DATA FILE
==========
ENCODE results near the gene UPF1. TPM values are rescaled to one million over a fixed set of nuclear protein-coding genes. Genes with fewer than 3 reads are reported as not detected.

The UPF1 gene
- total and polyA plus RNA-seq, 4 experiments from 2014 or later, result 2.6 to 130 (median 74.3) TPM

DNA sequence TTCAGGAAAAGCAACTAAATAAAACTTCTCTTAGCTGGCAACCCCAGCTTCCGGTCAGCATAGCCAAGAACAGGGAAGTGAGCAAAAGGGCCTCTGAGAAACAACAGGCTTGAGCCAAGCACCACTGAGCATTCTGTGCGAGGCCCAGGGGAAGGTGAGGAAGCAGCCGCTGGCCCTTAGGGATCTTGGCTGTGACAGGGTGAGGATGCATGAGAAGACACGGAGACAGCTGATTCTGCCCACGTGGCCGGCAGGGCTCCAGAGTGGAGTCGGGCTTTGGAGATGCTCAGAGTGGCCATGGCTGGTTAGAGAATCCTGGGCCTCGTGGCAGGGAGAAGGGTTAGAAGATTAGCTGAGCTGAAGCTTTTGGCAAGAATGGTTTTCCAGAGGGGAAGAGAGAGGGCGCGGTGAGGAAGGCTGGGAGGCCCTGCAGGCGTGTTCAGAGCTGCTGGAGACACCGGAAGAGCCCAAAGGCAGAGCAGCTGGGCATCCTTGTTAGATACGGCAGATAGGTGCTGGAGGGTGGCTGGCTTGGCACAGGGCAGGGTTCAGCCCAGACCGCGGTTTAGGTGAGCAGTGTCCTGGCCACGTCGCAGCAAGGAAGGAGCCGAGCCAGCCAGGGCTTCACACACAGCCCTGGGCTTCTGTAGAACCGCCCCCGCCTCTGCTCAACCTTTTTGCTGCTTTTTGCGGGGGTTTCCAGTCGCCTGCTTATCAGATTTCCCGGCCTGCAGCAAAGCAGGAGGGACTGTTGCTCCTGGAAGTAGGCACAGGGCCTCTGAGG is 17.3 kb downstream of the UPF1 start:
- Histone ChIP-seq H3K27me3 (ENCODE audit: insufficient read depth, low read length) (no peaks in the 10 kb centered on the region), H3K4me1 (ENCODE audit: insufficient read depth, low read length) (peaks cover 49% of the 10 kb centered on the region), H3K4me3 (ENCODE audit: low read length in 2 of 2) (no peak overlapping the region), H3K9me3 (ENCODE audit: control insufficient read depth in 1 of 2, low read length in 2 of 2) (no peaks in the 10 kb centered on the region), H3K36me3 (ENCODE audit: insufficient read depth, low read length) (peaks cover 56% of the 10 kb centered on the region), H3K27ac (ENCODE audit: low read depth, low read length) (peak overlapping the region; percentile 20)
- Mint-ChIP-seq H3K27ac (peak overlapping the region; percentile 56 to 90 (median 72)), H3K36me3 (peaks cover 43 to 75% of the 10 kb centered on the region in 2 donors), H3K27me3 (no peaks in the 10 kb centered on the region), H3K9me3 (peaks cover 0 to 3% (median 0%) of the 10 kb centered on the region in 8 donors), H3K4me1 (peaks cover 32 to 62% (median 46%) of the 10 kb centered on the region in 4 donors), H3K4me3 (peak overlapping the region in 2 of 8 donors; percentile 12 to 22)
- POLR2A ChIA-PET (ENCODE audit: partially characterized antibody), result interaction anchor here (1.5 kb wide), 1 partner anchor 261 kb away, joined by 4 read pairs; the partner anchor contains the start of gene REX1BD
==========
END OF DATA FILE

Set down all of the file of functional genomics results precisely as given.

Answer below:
ENCODE results near the gene UPF1. TPM values are rescaled to one million over a fixed set of nuclear protein-coding genes. Genes with fewer than 3 reads are reported as not detected.

The UPF1 gene
- total and polyA plus RNA-seq, 4 experiments from 2014 or later, result 2.6 to 130 (median 74.3) TPM

DNA sequence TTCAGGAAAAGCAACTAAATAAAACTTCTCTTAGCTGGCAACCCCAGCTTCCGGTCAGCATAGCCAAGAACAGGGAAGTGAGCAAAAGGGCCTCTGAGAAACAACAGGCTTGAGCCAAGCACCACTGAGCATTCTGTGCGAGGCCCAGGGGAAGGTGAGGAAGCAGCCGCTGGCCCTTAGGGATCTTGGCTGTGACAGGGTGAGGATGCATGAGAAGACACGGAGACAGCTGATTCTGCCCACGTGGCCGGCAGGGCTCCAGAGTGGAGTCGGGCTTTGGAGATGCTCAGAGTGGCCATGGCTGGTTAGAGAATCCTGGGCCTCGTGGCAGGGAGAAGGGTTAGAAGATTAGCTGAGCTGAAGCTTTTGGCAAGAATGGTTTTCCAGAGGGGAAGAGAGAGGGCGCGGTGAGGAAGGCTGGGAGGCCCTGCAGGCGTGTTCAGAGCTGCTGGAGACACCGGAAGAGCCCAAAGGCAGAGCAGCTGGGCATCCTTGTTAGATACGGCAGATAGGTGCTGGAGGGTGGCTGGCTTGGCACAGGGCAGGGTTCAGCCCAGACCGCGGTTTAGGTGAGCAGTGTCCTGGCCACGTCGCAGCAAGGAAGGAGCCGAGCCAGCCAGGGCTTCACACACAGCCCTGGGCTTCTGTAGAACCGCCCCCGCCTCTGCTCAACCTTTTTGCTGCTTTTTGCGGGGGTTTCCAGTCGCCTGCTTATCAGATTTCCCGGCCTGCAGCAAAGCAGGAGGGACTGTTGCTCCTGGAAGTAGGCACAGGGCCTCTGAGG is 17.3 kb downstream of the UPF1 start:
- Histone ChIP-seq H3K27me3 (ENCODE audit: insufficient read depth, low read length) (no peaks in the 10 kb centered on the region), H3K4me1 (ENCODE audit: insufficient read depth, low read length) (peaks cover 49% of the 10 kb centered on the region), H3K4me3 (ENCODE audit: low read length in 2 of 2) (no peak overlapping the region), H3K9me3 (ENCODE audit: control insufficient read depth in 1 of 2, low read length in 2 of 2) (no peaks in the 10 kb centered on the region), H3K36me3 (ENCODE audit: insufficient read depth, low read length) (peaks cover 56% of the 10 kb centered on the region), H3K27ac (ENCODE audit: low read depth, low read length) (peak overlapping the region; percentile 20)
- Mint-ChIP-seq H3K27ac (peak overlapping the region; percentile 56 to 90 (median 72)), H3K36me3 (peaks cover 43 to 75% of the 10 kb centered on the region in 2 donors), H3K27me3 (no peaks in the 10 kb centered on the region), H3K9me3 (peaks cover 0 to 3% (median 0%) of the 10 kb centered on the region in 8 donors), H3K4me1 (peaks cover 32 to 62% (median 46%) of the 10 kb centered on the region in 4 donors), H3K4me3 (peak overlapping the region in 2 of 8 donors; percentile 12 to 22)
- POLR2A ChIA-PET (ENCODE audit: partially characterized antibody), result interaction anchor here (1.5 kb wide), 1 partner anchor 261 kb away, joined by 4 read pairs; the partner anchor contains the start of gene REX1BD